Lin YL, Ma JH, Luo XL, Guan TY, Li ZG: Clinical significance of protocadherin-8 (PCDH8) promoter methylation in bladder cancer. J Int Med Res. 2013, 41 (1): 48-54. 10.1177/0300060513475571.
Zhang D, Zhao W, Liao X, Bi T, Li H, Che X: Frequent silencing of protocadherin 8 by promoter methylation, a candidate tumor suppressor for human gastric cancer. Oncol Rep. 2012, 28 (5): 1785-1791.
Yu JS, Koujak S, Nagase S, Li CM, Su T, Wang X, Keniry M, Memeo L, Rojtman A, Mansukhani M, Hibshoosh H, Tycko B, Parsons R: PCDH8, the human homolog of PAPC, is a candidate tumor suppressor of breast cancer. Oncogene. 2008, 27 (34): 4657-4665. 10.1038/onc.2008.101.
He D, Zeng Q, Ren G, Xiang T, Qian Y, Hu Q, Zhu J, Hong S, Hu G: Protocadherin8 is a functional tumor suppressor frequently inactivated by promoter methylation in nasopharyngeal carcinoma. Eur J Cancer Prev. 2012, 21 (6): 569-575. 10.1097/CEJ.0b013e328350b097.
Tang X, Yin X, Xiang T, Li H, Li F, Chen L, Ren G: Protocadherin 10 is frequently downregulated by promoter methylation and functions as a tumor suppressor gene in non-small cell lung cancer. Cancer Biomark. 2013, 12 (1): 11-19.
Lin YL, Li ZG, He ZK, Guan TY, Ma JG: Clinical and prognostic significance of protocadherin-10 (PCDH10) promoter methylation in bladder cancer. J Int Med Res. 2012, 40 (6): 2117-2123. 10.1177/030006051204000609.
Costa VL, Henrique R, Danielsen SA, Eknaes M, Patrício P, Morais A, Oliveira J, Lothe RA, Teixeira MR, Lind GE, Jerónimo C: TCF21 and PCDH17 methylation: an innovative panel of biomarkers for a simultaneous detection of urological cancers. Epigenetics. 2011, 6 (9): 1120-1130. 10.4161/epi.6.9.16376.
Yang Y, Liu J, Li X, Li JC: PCDH17 gene promoter demethylation and cell cycle arrest by genistein in gastric cancer. Histol Histopathol. 2012, 27 (2): 217-224.
Imoto I, Izumi H, Yokoi S, Hosoda H, Shibata T, Hosoda F, Ohki M, Hirohashi S, Inazawa J: Frequent silencing of the candidate tumor suppressor PCDH20 by epigenetic mechanism in non-small-cell lung cancers. Cancer Res. 2006, 66 (9): 4617-4626. 10.1158/0008-5472.CAN-05-4437.
Greene FL: The American Joint Committee on Cancer: updating the strategies in cancer staging. Bull Am Coll Surg. 2002, 87 (7): 13-15.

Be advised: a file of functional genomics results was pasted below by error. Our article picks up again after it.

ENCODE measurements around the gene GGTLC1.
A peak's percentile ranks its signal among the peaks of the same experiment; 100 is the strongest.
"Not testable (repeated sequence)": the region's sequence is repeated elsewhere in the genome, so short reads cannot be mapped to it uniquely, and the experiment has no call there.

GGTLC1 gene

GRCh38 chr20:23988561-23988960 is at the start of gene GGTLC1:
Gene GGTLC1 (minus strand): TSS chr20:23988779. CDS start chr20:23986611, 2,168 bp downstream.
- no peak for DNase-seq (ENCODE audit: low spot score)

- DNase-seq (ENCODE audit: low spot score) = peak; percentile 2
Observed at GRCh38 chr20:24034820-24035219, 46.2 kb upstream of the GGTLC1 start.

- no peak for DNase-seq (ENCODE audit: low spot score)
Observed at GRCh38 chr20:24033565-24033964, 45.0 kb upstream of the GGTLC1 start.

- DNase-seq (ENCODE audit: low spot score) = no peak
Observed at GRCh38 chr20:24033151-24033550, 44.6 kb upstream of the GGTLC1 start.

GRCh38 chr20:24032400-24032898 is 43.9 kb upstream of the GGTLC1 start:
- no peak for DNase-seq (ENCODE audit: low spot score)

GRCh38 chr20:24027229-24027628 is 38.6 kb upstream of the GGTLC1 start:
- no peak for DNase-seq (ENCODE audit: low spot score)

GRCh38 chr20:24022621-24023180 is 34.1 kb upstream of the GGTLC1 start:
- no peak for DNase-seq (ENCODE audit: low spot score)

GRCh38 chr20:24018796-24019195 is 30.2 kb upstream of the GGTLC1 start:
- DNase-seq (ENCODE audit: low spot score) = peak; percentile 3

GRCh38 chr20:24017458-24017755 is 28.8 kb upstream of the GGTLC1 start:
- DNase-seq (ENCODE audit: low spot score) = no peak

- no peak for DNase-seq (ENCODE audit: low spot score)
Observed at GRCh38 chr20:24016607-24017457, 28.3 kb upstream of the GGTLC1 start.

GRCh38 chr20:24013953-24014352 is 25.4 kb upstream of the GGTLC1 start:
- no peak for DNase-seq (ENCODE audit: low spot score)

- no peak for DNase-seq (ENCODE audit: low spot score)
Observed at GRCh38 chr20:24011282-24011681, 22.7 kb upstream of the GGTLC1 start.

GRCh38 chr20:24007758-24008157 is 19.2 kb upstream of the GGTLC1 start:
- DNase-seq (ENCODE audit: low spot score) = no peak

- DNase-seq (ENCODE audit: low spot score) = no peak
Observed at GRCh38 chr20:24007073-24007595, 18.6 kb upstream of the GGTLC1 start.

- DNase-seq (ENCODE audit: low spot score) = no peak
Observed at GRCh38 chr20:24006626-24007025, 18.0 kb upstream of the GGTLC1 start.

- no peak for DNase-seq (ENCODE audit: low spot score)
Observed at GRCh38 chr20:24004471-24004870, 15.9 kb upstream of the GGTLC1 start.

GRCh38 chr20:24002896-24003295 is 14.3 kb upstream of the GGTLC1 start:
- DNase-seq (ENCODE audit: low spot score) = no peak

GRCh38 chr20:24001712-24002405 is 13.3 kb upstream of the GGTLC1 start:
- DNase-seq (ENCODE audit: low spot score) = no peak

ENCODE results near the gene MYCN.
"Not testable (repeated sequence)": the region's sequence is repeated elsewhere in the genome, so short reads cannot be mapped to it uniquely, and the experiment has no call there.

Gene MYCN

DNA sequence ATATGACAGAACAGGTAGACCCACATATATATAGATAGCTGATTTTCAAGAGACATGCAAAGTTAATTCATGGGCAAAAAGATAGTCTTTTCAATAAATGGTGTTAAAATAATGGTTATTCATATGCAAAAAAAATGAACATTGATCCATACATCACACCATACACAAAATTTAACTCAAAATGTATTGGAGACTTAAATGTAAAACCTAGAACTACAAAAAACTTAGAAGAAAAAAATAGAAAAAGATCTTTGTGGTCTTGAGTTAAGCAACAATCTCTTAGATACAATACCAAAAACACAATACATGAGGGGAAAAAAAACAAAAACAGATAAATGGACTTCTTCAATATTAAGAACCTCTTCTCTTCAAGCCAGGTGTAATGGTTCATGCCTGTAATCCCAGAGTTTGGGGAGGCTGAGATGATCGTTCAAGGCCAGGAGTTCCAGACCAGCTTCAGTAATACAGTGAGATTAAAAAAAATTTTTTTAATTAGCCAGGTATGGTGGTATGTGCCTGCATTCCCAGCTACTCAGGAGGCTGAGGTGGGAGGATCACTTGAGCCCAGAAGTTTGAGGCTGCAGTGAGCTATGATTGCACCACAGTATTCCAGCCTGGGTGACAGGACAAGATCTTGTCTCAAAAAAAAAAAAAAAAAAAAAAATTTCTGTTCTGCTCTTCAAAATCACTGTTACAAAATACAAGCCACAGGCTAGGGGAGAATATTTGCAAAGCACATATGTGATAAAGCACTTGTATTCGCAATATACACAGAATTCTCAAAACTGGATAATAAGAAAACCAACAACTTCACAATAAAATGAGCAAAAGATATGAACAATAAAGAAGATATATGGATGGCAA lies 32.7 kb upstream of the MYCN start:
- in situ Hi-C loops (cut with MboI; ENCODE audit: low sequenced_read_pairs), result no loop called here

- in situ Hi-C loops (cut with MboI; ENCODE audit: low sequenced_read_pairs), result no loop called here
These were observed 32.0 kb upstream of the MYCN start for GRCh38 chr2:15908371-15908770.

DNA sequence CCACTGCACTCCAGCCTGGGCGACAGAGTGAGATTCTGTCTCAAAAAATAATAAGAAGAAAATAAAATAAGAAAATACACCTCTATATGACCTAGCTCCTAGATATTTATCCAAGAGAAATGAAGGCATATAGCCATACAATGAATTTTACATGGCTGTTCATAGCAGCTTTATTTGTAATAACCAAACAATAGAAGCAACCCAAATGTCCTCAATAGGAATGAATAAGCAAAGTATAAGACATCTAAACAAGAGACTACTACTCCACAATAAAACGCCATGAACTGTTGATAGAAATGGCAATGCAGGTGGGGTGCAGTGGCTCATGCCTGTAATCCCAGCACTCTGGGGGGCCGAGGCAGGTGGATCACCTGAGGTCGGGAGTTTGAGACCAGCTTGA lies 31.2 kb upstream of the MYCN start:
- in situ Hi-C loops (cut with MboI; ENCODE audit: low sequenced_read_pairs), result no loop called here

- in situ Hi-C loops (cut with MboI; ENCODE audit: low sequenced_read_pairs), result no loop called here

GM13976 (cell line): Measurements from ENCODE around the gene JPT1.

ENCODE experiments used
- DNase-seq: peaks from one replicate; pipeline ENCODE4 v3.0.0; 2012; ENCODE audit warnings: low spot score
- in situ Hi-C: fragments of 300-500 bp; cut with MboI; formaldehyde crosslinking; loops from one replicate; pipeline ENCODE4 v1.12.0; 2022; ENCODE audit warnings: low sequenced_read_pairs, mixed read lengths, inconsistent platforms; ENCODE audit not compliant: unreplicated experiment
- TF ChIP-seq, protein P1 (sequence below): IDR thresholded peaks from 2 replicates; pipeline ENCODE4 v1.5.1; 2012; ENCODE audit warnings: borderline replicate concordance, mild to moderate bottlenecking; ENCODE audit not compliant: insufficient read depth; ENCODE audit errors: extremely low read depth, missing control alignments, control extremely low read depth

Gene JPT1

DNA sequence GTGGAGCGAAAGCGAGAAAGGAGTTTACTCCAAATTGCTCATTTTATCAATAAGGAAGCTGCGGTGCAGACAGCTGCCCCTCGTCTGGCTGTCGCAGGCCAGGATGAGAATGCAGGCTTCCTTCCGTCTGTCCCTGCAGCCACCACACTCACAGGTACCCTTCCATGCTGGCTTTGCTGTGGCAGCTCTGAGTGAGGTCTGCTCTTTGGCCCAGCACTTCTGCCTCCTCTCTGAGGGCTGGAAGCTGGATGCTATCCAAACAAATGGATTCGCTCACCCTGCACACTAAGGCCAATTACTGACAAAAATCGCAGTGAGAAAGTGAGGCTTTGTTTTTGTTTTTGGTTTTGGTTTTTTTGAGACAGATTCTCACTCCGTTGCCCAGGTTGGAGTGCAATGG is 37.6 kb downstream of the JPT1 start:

Oosterlinck W, Lobel B, Jakse G, Malmström PU, Stöckle M, Sternberg C: Guidelines on bladder cancer. Eur Urol. 2002, 41 (2): 105-112. 10.1016/S0302-2838(01)00026-4.
Babjuk M, Oosterlinck W, Sylvester R, Kaasinen E, Böhle A, Palou-Redorta J, Rouprêt M: EAU guidelines on non-muscle-invasive urothelial carcinoma of the bladder, the 2011 update. Eur Urol. 2011, 59 (6): 997-1008. 10.1016/j.eururo.2011.03.017.
Li H, Wang J, Xiao W, Xia D, Lang B, Wang T, Guo X, Hu Z, Ye Z, Xu H: Epigenetic inactivation of KLF4 is associated with urothelial cancer progression and early recurrence. J Urol. 2014, 191 (2): 493-501. 10.1016/j.juro.2013.08.087.
Casadio V, Molinari C, Calistri D, Tebaldi M, Gunelli R, Serra L, Falcini F, Zingaretti C, Silvestrini R, Amadori D, Zoli W: DNA Methylation profiles as predictors of recurrence in non muscle invasive bladder cancer: an MS-MLPA approach. J Exp Clin Cancer Res. 2013, 32 (1): 94-10.1186/1756-9966-32-94.
Zhu J, Wang Y, Duan J, Bai H, Wang Z, Wei L, Zhao J, Zhuo M, Wang S, Yang L, An T, Wu M, Wang J: DNA Methylation status of Wnt antagonist SFRP5 can predict the response to the EGFR-tyrosine kinase inhibitor therapy in non-small cell lung cancer. J Exp Clin Cancer Res. 2012, 31: 80-10.1186/1756-9966-31-80.
Wang N, Zhang H, Yao Q, Wang Y, Dai S, Yang X: TGFBI promoter hypermethylation correlating with paclitaxel chemoresistance in ovarian cancer. J Exp Clin Cancer Res. 2012, 31: 6-10.1186/1756-9966-31-6.
Rengucci C, De Maio G, Gardini A, Zucca M, Scarpi E, Zingaretti C, Foschi G, Tumedei M, Molinari C, Saragoni L, Puccetti M, Amadori D, Zoli W, Calistri D: Promoter methylation of tumor suppressor genes in pre-neoplastic lesions; potential marker of disease recurrence. J Exp Clin Cancer Res. 2014, 33 (1): 65-10.1186/s13046-014-0065-x.
Moon JW, Lee SK, Lee JO, Kim N, Lee YW, Kim SJ, Kang HJ, Kim J, Kim HS, Park SH: Identification of novel hypermethylated genes and demethylating effect of vincristine in colorectal cancer. J Exp Clin Cancer Res. 2014, 33: 4-10.1186/1756-9966-33-4.
Cui X, Zhao Z, Liu D, Guo T, Li S, Hu J, Liu C, Yang L, Cao Y, Jiang J, Liang W, Liu W, Li S, Wang L, Wang L, Gu W, Wu C, Chen Y, Li F: Inactivation of miR-34a by aberrant CpG methylation in Kazakh patients with esophageal carcinoma. J Exp Clin Cancer Res. 2014, 33: 20-10.1186/1756-9966-33-20.
Herman JG, Graff JR, Myöhänen S, Nelkin BD, Baylin SB: Methylation-specific PCR: a novel PCR assay for methylation status of CpG islands. Proc Natl Acad Sci U S A. 1996, 93 (18): 9821-9826. 10.1073/pnas.93.18.9821.
Kinoshita K, Minagawa M, Takatani T, Takatani R, Ohashi M, Kohno Y: Establishment of diagnosis by bisulfite-treated methylation-specific PCR method and analysis of clinical characteristics of pseudohypoparathyroidism type 1b. Endocr J. 2011, 58 (10): 879-887. 10.1507/endocrj.K10E-364.
This study was supported by Xuzhou Medical Talented Youth Project. No: 2014007.
The authors declare that they have no competing interests.
LYL and WYL carried out the molecular studies, statistical analysis, data collection and data interpretation; MJG and LWP involved in study design, manuscript preparation, literature search and funds collection. LYL and WYL co-first author. All authors read and approved the final manuscript.